The Bay Area is known for inspiring all kinds of great music, especially in the 60s and 70s when groups like Creedence Clearwater and the Grateful Dead called it home. In little Sausalito there was a destination that drew recording artists from all over the world.
The Record Plant, later known as just The Plant, was the premier resort studio. It offered artists an unparalleled hotel-like experience under a cloak of absolute privacy. Sly Stone and Rick James basically lived there. It had a revolving door of superstars and the parties never stopped — until 2008 when The Plant shut down.
Today, 2200 Bridgeway, in Sausalito is a shrine to its musical history. On one side of the building entrepreneur Jennifer Adler is growing a holistic business that includes yoga classes, wellness workshops and music programs. But on the other, the studios remain mostly unused.
She’s waiting to see who, if anyone, will bring the studio back to life. There’s no formula for turning a song into a hit or an artist into a legend, but the answer used to be within these studio doors.
The Record Plant’s opening party on October 29, 1972 was attended by John Lennon and Yoko Ono dressed as trees. It was a masquerade ball with a who’s who of famous musicians and the wooden invitations, shaped like yin yangs, are still hanging in the building’s entryway.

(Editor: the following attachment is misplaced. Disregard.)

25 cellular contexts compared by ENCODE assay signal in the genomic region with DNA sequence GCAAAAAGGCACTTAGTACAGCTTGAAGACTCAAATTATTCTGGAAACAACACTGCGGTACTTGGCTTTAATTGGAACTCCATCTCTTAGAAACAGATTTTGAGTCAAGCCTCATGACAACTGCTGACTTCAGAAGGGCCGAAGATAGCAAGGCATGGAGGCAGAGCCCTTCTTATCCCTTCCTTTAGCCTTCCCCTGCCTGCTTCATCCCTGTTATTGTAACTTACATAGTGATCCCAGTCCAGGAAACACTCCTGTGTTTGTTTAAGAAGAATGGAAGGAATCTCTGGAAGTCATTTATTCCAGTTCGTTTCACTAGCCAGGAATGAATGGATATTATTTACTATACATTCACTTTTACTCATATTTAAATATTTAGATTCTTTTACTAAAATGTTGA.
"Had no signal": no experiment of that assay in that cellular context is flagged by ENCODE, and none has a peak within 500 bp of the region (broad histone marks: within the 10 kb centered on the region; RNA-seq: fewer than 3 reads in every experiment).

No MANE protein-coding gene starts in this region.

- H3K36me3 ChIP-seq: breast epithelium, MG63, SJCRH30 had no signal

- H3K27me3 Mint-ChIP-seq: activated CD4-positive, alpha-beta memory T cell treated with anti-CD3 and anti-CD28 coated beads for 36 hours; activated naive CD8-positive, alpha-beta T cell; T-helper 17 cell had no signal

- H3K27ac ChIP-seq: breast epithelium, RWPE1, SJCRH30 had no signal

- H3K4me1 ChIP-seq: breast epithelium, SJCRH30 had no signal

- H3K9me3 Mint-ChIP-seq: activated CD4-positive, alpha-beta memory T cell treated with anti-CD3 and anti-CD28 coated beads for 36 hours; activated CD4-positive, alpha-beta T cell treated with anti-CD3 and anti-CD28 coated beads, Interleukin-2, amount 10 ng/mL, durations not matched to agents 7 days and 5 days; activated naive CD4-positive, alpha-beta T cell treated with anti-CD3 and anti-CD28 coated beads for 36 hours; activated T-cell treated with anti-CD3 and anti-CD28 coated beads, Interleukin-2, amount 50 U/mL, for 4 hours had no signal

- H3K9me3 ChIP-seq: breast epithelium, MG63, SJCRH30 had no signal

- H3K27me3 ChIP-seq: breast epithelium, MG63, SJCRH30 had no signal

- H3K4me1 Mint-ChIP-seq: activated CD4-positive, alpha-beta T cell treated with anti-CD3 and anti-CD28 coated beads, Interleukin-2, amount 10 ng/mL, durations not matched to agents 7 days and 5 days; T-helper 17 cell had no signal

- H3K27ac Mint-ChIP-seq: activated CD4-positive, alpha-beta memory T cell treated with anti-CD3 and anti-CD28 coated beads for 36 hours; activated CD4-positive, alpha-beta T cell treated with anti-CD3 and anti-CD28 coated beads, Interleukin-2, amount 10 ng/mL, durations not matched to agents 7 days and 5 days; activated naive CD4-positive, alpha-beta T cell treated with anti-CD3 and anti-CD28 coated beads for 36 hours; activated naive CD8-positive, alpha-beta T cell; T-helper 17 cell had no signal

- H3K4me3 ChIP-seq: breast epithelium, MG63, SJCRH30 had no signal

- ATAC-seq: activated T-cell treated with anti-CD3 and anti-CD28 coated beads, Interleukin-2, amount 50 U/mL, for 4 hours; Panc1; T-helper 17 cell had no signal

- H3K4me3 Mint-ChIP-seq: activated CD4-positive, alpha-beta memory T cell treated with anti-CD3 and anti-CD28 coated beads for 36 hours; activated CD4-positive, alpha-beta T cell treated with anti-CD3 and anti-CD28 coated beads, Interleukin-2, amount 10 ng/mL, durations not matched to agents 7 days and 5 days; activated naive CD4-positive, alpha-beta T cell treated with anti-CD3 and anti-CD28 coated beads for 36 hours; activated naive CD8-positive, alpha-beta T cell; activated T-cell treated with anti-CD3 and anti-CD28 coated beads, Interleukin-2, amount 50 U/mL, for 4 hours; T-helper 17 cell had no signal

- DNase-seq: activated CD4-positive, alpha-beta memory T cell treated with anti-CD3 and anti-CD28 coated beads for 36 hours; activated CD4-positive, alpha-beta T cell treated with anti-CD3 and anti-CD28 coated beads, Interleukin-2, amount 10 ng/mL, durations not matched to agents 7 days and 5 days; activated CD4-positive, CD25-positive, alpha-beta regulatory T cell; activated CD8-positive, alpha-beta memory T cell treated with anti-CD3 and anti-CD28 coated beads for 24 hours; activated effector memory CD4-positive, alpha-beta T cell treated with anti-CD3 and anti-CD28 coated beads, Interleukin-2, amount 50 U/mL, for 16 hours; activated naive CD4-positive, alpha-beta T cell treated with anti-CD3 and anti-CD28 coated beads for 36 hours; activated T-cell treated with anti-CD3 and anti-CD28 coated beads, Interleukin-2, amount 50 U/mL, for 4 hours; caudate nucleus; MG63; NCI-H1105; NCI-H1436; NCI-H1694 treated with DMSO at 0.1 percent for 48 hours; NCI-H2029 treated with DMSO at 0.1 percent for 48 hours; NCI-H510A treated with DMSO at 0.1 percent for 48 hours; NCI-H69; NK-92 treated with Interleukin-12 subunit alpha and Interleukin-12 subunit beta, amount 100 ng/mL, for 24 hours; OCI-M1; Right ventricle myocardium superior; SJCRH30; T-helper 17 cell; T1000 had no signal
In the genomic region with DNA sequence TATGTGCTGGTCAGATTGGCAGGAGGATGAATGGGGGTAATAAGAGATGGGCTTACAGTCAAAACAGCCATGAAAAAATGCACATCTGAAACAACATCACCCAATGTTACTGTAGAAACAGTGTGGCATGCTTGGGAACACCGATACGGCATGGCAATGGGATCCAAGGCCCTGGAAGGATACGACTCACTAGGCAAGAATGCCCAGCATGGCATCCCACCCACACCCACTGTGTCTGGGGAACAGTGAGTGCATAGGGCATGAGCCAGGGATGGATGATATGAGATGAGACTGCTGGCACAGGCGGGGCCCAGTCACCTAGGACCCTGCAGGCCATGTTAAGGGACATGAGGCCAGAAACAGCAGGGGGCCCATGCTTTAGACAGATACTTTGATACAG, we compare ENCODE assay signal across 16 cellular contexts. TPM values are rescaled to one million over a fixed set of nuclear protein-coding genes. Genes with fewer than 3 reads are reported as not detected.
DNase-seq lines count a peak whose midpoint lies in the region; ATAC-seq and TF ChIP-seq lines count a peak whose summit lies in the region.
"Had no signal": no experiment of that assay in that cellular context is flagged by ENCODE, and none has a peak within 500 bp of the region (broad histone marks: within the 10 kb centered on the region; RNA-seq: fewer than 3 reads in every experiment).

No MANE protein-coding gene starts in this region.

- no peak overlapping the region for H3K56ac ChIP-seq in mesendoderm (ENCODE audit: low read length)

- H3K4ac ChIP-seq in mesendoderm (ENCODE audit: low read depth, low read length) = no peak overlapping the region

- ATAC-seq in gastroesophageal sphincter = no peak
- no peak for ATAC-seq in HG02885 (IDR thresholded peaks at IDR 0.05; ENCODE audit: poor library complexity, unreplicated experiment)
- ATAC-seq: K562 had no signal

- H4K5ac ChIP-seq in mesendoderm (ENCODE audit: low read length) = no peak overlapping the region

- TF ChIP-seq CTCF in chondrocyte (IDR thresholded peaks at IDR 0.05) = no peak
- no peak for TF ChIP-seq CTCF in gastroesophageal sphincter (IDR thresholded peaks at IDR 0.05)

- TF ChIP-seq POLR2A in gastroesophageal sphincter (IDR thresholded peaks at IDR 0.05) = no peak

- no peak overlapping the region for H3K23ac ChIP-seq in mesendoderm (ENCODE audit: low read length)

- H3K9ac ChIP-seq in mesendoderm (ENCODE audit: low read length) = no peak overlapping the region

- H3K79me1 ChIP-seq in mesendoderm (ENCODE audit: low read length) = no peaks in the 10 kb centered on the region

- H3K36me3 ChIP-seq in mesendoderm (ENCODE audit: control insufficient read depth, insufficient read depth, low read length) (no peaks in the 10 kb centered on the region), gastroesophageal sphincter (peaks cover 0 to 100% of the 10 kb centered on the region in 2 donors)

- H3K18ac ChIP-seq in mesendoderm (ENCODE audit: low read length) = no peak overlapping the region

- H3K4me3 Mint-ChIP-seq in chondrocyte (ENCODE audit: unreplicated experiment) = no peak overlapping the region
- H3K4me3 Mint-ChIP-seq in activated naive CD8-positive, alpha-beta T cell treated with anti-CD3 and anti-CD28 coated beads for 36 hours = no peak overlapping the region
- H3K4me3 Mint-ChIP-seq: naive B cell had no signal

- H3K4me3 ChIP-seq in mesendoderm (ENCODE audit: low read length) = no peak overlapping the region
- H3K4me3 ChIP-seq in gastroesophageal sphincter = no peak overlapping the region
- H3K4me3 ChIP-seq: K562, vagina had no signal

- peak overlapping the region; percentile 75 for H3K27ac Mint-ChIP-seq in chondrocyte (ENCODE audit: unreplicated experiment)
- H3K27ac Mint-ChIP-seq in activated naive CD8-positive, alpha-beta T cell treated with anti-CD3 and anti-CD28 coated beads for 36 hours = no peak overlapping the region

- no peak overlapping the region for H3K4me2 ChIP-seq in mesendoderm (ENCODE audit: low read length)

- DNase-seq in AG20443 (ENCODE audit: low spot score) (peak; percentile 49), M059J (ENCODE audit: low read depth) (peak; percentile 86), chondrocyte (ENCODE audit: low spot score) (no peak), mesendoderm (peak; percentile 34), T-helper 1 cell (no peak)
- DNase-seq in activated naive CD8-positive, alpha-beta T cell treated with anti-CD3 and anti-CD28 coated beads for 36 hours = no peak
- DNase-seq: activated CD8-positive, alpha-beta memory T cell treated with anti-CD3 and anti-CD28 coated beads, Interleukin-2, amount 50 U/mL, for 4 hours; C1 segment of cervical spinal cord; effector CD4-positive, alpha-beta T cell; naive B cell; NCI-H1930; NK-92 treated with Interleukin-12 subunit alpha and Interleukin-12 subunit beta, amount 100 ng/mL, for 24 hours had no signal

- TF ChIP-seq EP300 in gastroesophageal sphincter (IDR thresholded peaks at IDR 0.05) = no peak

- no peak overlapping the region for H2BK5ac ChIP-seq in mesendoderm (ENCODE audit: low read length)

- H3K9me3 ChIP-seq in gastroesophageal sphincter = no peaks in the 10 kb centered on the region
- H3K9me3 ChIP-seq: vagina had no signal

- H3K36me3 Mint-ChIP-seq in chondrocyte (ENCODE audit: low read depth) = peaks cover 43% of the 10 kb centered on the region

“It was a very successful party, people came from Los Angeles, of course all the people from San Francisco and Marin County came, and at 10 o’clock the next morning it was still going,” recalls founder Chris Stone.
Chris and his partner Gary Kellgren came to Sausalito after opening successful studios in New York and Los Angeles. This studio completed their trifecta, but it was different than the others. As Chris says, it was designed to be the first resort studio the recording industry had ever seen.
In 1976, Fleetwood Mac spent almost a year there writing and recording their album “Rumours.” It was the peak of the studio’s heyday and something magical was happening. The album would end up selling millions of records. It was the first album Ken Caillat had ever produced.
“I was going to be living with the band in a house up in Sausalito, and I thought, this is going to be interesting,” Caillat says.
He still has outtakes from those sessions during a tense time for the group. Two of the couples in the band broke up in the process of making the album, so coming to The Record Plant for privacy was important.
A lot of careers were made at The Record Plant. Even after Stone sold the building following Kellgren’s death in 1977. But the industry slowly changed over the years and shifted away from the expensive all-inclusive recording sessions that record labels once readily paid for.
The building is full of a rich history that no one wants to leave behind. And as long as the platinum records remain bolted to the walls it probably won’t be. But for those who weren’t there, the stories live on in the music itself.